Where Have All The Workers Gone?


Where have all the workers gone? The real truth behind the drop in the labor participation rate.

One of the common views regarding the labor participation rate declining is that many baby boomers are retiring and leaving the work force.  Unfortunately many are finding that retirement is a myth when you are broke and many will be working deep into their later years.  So when we examine the numbers we actually find a large part of our older labor force is still fully engaged in some type of work.  It is interesting to look at many dynamic areas to try to ascertain why the drop in the labor force is actually occurring.  Digging for that needle in the economic haystack can be a challenge.  The labor force participation rate is a better indicator of how many people in our society are actually working.  We already know that the drop in the unemployment rate is largely due to hundreds of thousands of Americans simply not being in the labor force anymore.  Just because you sweep dust under the rug doesn’t mean it is now gone.  So where have all the workers gone?


Civilian labor force participation rate

The labor force participation rate has steadily declined throughout the last decade and more steadily since the Great Recession hit:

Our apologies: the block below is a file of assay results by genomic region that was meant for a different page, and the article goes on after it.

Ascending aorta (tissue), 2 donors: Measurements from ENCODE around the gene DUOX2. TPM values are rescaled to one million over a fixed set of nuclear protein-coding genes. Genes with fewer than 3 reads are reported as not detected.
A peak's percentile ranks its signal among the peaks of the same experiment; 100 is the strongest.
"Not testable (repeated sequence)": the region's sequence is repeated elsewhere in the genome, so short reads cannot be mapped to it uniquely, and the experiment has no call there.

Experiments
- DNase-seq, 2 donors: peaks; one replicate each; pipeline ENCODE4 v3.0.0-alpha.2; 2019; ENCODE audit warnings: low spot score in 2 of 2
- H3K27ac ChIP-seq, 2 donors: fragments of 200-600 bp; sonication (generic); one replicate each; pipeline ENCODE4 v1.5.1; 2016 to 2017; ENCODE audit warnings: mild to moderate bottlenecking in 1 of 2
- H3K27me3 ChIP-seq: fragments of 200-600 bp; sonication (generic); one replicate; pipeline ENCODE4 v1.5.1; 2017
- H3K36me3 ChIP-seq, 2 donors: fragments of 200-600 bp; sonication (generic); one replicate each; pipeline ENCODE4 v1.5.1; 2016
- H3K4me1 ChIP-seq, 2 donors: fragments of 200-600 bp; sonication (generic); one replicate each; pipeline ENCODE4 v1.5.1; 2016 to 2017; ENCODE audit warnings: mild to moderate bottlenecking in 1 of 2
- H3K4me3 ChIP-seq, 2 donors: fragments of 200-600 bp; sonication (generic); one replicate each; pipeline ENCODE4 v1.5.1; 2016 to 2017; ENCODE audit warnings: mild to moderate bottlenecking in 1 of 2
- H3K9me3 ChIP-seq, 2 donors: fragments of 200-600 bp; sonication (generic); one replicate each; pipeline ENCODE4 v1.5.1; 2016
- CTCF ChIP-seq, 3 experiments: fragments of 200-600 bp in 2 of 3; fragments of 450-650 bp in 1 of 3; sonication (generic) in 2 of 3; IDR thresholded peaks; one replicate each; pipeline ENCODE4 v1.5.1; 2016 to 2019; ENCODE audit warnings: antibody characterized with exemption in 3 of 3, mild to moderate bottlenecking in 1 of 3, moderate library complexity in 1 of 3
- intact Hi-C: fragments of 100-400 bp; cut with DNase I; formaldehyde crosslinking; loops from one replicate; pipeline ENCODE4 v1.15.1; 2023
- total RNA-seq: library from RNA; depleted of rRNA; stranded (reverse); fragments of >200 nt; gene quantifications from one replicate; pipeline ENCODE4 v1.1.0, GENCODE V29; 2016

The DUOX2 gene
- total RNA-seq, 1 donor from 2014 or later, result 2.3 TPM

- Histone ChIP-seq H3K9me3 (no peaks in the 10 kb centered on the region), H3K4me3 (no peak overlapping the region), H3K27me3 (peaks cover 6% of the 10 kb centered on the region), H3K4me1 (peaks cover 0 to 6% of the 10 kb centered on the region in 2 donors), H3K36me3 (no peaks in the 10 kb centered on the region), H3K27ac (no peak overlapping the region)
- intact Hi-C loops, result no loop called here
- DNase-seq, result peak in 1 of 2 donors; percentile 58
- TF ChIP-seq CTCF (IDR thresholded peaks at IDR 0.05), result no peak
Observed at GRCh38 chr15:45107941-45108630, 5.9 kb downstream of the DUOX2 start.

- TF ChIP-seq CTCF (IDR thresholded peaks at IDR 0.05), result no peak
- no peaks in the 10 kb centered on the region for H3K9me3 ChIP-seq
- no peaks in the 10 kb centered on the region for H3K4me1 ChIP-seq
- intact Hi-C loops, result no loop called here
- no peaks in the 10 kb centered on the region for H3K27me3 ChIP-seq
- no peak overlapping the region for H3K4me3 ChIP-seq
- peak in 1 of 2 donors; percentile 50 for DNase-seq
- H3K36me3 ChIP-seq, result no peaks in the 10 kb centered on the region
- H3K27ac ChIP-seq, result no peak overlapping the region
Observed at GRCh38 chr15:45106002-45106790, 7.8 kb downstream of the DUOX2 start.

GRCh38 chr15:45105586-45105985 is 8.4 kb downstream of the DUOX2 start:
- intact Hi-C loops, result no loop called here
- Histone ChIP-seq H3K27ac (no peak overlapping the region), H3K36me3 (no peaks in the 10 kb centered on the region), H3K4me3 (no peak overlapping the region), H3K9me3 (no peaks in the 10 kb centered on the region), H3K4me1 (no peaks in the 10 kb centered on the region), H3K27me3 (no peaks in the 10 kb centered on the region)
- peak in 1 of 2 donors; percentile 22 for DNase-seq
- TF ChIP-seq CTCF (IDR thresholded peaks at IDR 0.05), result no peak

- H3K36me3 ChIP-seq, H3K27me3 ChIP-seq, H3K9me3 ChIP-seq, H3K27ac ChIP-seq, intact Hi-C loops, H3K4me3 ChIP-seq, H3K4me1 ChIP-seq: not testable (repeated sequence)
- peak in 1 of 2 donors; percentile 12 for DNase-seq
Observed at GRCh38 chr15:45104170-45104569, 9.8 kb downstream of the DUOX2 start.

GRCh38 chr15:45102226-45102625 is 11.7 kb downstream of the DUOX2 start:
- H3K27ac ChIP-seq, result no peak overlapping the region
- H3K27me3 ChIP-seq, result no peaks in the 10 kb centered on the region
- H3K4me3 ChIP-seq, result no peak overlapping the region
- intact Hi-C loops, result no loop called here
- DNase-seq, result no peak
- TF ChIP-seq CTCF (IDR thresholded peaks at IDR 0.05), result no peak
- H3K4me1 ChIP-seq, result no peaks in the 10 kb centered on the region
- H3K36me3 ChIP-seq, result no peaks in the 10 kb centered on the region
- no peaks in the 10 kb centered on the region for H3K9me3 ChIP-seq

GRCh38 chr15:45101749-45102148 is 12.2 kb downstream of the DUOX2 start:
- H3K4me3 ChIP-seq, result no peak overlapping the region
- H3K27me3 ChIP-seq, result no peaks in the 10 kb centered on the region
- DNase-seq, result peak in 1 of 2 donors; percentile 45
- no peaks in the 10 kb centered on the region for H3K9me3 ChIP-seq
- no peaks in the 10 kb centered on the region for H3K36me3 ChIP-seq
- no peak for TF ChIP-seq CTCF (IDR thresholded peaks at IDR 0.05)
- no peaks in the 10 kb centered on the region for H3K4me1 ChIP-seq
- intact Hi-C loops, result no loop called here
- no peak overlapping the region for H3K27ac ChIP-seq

civilian labor force participation rate

We are now at multi-decade lows when it comes to those participating in the labor force.  The common Cinderella storyline behind this drop has to do with our aging population and many older Americans entering blissfully into retirement.  But that presupposes that people can actually afford to retire which for most Americans is largely not the case.  What we find is really a few big reasons why the rate has steadily fallen and none are exactly positive when it comes to the overall economy.

Case #1 – Older workers

What is fascinating when we look at the data carefully, we find that many older Americans are still working:

labor force 55 years and older

This is at a peak and has actually increased steadily throughout the decade and has held steady which somewhat flies in the face of the argument that older Americans are “retiring” in droves.  Sure, many baby boomers are hitting what we would call retirement age but the idea that all of these people are somehow quitting work to drink Margaritas on South Beach is one big myth.  The above chart is a clear example as to what is really going on.  Older Americans are going to be working deep into retirement and the new model of retirement is no retirement at all.

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